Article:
James J. Stewart, DSc  |  Operations Management

For some reason, Chinese auto buyers prefer foreign brands, confounding state planners.

At Abercrombie & Fitch, Sex No Longer Sells

Douglas L. Wilson, MBA  |  Marketing

Abercrombie & Fitch appears to have lost its retail edge and will close 180 stores through 2015. Does sex no longer sell?

Foxconn: Progress on Factory Conditions

James J. Stewart, DSc  |  Operations Management

Working conditions at Foxconn, Apple's main supplier, are reportedly getting better.

The People's Republic of Discounting

Duane Helleloid, Ph.D.  |  International Business

Slowing economic growth is causing retailers to drop prices in order to generate revenue growth.

Innovator Tony Leonard: A Cleaner Way to Dye

Craig A. Turner, Ph.D.  |  Entrepreneurship

ColorZen hopes to lessen the environmental impacts of the textile-dyeing process.

China is Really Big. Its Brands, Not so Much.

Duane Helleloid, Ph.D.  |  International Business

China's biggest brands look to Western markets for higher profits.

Chinese Stocks Say Farewell to the U.S.

Larry Walther, Ph.D., CPA, CMA  |  Accounting & Taxation

A handfull of debacles has put the breaks on a wave of reverse mergers into the U.S. markets by Chinese companies. Indeed, the trend is in full retreat.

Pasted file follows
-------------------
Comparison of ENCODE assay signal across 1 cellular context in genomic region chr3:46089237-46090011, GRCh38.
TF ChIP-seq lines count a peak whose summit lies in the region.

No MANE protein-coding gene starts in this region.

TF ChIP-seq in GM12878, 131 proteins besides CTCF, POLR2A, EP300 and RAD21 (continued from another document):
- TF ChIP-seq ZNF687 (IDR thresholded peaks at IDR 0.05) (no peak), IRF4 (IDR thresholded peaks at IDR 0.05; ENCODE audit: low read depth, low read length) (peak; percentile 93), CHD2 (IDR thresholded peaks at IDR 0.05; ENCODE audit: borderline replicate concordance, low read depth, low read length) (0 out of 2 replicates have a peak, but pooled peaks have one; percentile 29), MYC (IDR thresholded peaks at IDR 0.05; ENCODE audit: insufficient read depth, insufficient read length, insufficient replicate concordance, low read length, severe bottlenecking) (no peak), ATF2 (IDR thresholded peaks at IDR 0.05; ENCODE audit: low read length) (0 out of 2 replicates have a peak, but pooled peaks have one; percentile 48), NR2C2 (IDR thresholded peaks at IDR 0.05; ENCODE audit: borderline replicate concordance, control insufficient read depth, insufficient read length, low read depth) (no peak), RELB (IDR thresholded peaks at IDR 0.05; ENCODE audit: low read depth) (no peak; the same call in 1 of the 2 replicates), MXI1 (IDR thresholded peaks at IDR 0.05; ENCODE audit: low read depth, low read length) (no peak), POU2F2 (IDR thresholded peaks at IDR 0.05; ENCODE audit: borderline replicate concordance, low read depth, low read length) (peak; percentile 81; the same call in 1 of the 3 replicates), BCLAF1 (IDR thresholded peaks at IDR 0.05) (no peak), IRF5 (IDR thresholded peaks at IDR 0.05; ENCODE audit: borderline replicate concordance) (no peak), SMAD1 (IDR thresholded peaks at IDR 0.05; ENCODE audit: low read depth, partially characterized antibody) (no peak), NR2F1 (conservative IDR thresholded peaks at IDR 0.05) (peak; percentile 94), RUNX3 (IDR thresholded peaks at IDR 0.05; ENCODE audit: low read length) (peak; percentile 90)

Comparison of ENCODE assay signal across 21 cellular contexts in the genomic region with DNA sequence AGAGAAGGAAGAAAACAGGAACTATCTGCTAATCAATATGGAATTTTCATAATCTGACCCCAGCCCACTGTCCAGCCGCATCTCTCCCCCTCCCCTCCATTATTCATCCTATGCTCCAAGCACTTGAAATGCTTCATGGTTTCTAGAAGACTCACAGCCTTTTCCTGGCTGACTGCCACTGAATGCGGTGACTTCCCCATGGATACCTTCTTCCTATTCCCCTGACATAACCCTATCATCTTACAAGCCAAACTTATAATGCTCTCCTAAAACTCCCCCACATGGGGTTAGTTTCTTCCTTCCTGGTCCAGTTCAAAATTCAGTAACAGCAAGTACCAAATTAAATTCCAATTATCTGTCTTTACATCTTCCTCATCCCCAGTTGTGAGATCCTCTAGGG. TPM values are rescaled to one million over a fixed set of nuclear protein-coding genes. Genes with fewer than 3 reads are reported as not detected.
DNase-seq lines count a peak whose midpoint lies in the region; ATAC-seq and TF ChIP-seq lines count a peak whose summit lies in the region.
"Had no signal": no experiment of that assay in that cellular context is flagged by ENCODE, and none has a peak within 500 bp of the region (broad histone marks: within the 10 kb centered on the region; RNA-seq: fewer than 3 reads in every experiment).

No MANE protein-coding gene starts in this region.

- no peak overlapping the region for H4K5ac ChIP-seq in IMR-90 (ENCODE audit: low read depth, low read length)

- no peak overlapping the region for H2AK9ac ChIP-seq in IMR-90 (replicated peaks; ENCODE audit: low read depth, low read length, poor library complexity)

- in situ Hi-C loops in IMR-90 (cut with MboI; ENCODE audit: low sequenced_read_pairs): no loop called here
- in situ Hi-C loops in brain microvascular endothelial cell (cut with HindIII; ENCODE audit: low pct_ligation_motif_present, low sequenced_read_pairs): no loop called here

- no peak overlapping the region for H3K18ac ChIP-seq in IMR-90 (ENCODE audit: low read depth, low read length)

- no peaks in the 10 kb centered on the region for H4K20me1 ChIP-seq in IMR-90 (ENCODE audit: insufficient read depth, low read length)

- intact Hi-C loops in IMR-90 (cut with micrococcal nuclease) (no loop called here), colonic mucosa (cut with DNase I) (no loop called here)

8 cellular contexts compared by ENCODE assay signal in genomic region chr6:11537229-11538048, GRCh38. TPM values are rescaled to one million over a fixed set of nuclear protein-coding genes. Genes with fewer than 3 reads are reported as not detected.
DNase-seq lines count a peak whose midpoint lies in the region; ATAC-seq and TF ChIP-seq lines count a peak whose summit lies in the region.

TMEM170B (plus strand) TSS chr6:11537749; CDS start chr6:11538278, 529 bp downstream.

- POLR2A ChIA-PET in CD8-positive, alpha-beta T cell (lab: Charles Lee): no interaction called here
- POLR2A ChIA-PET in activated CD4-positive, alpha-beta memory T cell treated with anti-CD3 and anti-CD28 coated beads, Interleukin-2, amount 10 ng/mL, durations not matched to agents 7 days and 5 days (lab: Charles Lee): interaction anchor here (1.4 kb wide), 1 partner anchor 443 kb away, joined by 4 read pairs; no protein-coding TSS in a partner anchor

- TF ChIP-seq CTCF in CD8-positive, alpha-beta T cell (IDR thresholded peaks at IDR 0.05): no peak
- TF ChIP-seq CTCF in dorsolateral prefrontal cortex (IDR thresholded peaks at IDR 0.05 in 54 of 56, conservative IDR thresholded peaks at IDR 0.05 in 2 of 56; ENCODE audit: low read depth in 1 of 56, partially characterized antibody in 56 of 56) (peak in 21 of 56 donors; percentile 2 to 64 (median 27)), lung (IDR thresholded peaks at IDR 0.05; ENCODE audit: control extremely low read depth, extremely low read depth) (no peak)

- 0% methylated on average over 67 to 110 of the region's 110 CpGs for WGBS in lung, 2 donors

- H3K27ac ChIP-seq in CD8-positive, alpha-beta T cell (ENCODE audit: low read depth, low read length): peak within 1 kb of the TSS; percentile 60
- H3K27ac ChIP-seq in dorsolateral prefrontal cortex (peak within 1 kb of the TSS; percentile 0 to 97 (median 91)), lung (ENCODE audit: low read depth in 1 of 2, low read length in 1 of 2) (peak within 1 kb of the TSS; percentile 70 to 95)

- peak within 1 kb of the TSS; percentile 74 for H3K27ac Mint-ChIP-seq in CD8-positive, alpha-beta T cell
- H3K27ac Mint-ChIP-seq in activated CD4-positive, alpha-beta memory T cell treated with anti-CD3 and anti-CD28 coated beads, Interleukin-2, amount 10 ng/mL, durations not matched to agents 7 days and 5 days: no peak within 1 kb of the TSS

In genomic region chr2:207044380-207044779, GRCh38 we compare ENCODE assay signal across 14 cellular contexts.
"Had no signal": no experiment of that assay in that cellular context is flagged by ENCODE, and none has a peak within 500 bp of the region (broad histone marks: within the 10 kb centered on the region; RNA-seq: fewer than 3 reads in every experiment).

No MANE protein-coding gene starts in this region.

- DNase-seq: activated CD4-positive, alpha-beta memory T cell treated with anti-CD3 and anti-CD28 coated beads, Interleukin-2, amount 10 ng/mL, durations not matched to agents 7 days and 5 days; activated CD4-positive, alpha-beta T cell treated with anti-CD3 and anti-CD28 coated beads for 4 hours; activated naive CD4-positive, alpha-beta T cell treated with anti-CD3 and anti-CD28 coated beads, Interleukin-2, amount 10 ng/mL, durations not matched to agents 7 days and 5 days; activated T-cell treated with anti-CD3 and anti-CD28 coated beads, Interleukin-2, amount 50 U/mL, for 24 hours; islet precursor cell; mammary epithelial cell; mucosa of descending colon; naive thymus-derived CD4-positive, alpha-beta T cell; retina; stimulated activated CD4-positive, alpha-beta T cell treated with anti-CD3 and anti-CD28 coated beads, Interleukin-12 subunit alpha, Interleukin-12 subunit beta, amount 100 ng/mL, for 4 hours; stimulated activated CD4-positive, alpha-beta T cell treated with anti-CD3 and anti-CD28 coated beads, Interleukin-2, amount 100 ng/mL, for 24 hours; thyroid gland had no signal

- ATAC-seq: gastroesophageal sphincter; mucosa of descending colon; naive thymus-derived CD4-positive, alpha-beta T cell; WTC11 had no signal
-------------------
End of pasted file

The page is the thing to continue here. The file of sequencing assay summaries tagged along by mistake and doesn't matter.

Getting Chinese Kids to School in One Piece

Duane Helleloid, Ph.D.  |  International Business

U.S. companies hope to make inroads into the school bus market in China, where it is predicted that 50,000 new school buses will be purchased a year through 2015.

The New Smartphone Powerhouse: Huawei

Duane Helleloid, Ph.D.  |  International Business

Huawei has moved up from number seven worldwide in the smartphone market to perhaps number three.

China Struggles to Publish Accurate Data

Brian Kench, Ph.D.  |  Economics

The government moves to shed its reliance on local officials.

For China, Too Much Steel Isn't Enough

Brian Kench, Ph.D.  |  Economics

To combat a slack economy, China is building mills it does not need

Obama to China: Dump the Car Tariffs

James J. Stewart, DSc  |  Operations Management

President Obama wants China to reduce its tariffs on imports of U.S.-made autos. What should operations managers do?

P&G Woos the Hearts, Minds, and Schools of Vietnam

James Richardson, Ph.D.  |  Business Strategy

Can extensive and intensive marketing make P&G the market leader in Vietnam?